Identity, Equality, Unity
Close to 1,000 Hazaras have been killed in targeted attacks and shootings in the capital of Pakistan’s largest province. The indifference towards the atrocities has forced this shrinking community to take escape routes and gamble between life at the promised land and death at the ocean.
Every Friday, after the Juma prayer, people start filing into this small place at the foothills. Nobody in the community seems to miss this ritual. Other than the small mounds topped by two or three stones, a corridor stands out prominently. It is dotted with portraits of young students, ambitious bankers, committed teachers and promising lawyers on each side. Each image is full of life. A humming recitation spreads around and the sound of sobbing women can be heard clearly with the setting sun, which eventually dissolves into dusk. Welcome to the Hazara Graveyard.
Persian signboards, calligraphers and engravers are lined up along the road that leads to this necropolis. A small street turns from the corner of a marriage hall and heads up towards the hill. A few houses up, a narrow by-lane funnels to reveal an array of flags and standards that mark the skyline – a sight that beholds every observer. This cemetery surpasses any possible manifestation of tragedy. As the target killings picked up, the Hazara community decided to dedicate a part of the graveyard separately for this purpose. Before the land could be procured, this ‘section’ was already filled to capacity. Before Hazaras buried the victims of one tragedy, the news of another would reach them.
The graveyard has now expanded to three portions. After the first part, another was procured and soon it was overloaded too. Given the continued frequency of killings, the third portion is likely to run out of space at any time. All the tombstones are uniformly designed: a photo of the deceased, his date of birth, the date and place of the incident and a verse from the Quran. Each grave is a story, and a unique one. Some were killed while going to work, while others lost their lives on the highways. One Hazara was killed commuting to his business and others on their way back from university. At one corner, five graves are built in a line. These belong to five cousins who had ventured out for a friendly cricket match and were fired upon at close range.
The perpetrators of this violence have made life miserable for these Hazaras by impeding all escape routes. Caged between Alamadar Road and the neighbouring Koh-i-Murdar, the choices for expansion are very limited. For the hills are not as lethal as men with differing ideologies, the Hazaras have opted to settle towards the foothills and trust Koh-i-Murdar more than the fellow beings. Those who cross Alamdar Road are believed to have breached the limits of safety and are constantly waited for – dead or alive.
Mothers avoid sending children to school and professors now sit at home to plan their life in Australia or Punjab. Businesses have been heavily dented and Hazaras are not seen in Quetta – a city which was once their identity. After every blast or incident of targeted violence, those outside the community hastily draw a line. When a Balochistan University bus was attacked, the non-Hazara parents decided to pull out their children from the transportation used by Hazara students. Moving with the Hazaras has become synonymous with inviting death.
Zia never wanted to go to Australia. Perhaps, no Hazara ever desires to step out of these winding lanes. The small houses here buzz with care and promise the unimaginable warmth of love. Intertwined lives in inter-woven streets are known for influencing decisions and reversing stances. But then one day, a flashing ambulance halted in front of their house, a blood-stained body was taken out and it changed everything. The city where Zia grew up had turned into a port city in a far-off land – strange and hostile.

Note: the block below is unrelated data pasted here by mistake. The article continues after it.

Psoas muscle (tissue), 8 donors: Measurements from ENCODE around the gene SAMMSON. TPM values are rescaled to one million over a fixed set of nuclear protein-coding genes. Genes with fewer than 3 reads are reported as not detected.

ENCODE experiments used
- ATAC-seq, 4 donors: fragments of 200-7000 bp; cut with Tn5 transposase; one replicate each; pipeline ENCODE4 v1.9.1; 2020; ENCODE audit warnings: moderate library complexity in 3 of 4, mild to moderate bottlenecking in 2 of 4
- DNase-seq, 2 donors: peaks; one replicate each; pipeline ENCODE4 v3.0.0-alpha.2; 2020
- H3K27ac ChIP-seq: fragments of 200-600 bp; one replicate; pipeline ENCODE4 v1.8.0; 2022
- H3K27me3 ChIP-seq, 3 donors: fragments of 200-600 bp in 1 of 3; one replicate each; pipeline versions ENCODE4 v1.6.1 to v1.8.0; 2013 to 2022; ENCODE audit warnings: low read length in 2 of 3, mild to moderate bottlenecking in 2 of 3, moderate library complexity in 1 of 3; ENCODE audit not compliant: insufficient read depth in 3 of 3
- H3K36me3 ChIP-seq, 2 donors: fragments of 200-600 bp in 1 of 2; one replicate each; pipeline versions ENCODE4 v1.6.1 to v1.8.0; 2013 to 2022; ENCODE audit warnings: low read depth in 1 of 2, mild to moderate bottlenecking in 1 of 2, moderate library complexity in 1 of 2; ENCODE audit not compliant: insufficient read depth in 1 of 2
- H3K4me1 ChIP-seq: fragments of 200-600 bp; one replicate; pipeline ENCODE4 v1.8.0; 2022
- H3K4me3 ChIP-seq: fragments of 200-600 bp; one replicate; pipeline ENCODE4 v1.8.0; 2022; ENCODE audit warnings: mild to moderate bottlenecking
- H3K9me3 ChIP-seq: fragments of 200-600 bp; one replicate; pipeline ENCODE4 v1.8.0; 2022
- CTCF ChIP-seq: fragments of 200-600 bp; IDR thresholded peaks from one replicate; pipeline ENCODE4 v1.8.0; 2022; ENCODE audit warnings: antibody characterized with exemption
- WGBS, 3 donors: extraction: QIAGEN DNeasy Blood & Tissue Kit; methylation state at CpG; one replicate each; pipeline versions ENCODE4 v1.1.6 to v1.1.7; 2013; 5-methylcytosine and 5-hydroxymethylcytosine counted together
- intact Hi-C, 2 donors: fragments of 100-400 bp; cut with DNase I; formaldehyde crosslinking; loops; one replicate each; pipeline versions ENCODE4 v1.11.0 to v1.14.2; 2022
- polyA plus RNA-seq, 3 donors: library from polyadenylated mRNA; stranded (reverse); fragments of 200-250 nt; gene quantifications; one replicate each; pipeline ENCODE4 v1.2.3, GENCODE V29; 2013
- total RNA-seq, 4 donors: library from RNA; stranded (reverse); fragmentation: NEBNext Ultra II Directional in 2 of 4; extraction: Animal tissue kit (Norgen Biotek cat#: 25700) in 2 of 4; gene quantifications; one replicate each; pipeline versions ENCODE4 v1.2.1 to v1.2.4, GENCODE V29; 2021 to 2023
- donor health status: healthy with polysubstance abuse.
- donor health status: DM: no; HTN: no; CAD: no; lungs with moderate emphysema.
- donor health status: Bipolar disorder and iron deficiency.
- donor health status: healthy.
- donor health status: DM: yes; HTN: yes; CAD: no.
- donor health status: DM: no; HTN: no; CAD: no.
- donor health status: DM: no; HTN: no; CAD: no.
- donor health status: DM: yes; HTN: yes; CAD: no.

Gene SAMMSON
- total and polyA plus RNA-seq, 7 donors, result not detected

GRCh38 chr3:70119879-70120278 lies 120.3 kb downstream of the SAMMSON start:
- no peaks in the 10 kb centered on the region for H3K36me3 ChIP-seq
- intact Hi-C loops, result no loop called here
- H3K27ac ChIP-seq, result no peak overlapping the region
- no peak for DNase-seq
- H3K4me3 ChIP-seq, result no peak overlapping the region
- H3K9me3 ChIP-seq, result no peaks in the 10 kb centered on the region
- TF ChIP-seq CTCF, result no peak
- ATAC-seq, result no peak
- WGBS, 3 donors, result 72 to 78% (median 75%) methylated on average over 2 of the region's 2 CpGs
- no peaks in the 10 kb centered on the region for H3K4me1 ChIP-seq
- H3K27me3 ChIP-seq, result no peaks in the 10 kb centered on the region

Zia had always seen his uncle dress impeccably but that day, his body was soaked in blood and riddled with bullets, his torn shirt spoke of the helplessness of a broad daylight murder. The corpse caught Zia off-guard and he changed his mind. The young heart fluttered as the bird they cage in every Hazara lawn. A jirga, similar to Qora el tai, where they decided the fate and faith of Hazara centuries ago in the vale of Bamiyan was replicated in Zia’s house. He silently left these 800,000 Hazaras who awaited death and joined those 60,000 who awaited Australian immigration. While many were privy to what may happen to Zia, no one could imagine the plight of his family.
There are two routes that lead to Australia, the legitimate route and the “frequent route”. Those who take the legitimate route have enough time and resources to wait, but the others – who choose frequent route – are normally running short of both. The frequent route starts with a Karachi- Bangkok flight. From Bangkok, they reach Kuala Lumpur via land and then board a ship for Indonesia. After a few days’ stay at Indonesia, the agents who have smuggled them thus far hand them over to the hostile waters, at the time of their choice – mostly in the dark of the night. If the immigrants are fortunate enough, they reach Christmas Island (a transit camp which serves as port of entry into Australia) and if they run out of luck, the carnivores of the Pacific feast on pacifist Hazaras.
After some scenic turns in the locality of Khushk Talaab (translating to dry pond in the local dialect), we reached Ibrahim’s house, guided by the kids at street-end.
In the veranda, a water tank occupied much of space alongside a homemade oven (tandoor) and a bicycle with a tilted stand. The simple yet elegant house, similar to those in Santa Fe (New Mexico), posed a question. Who would abandon such a still, laid-back lifestyle for long working hours at some metropolitan food chain in the ‘lucky country’ Down Under? The kids chased each other from one room to another. Their father was killed in Kuchlak few months ago. The question could never be asked.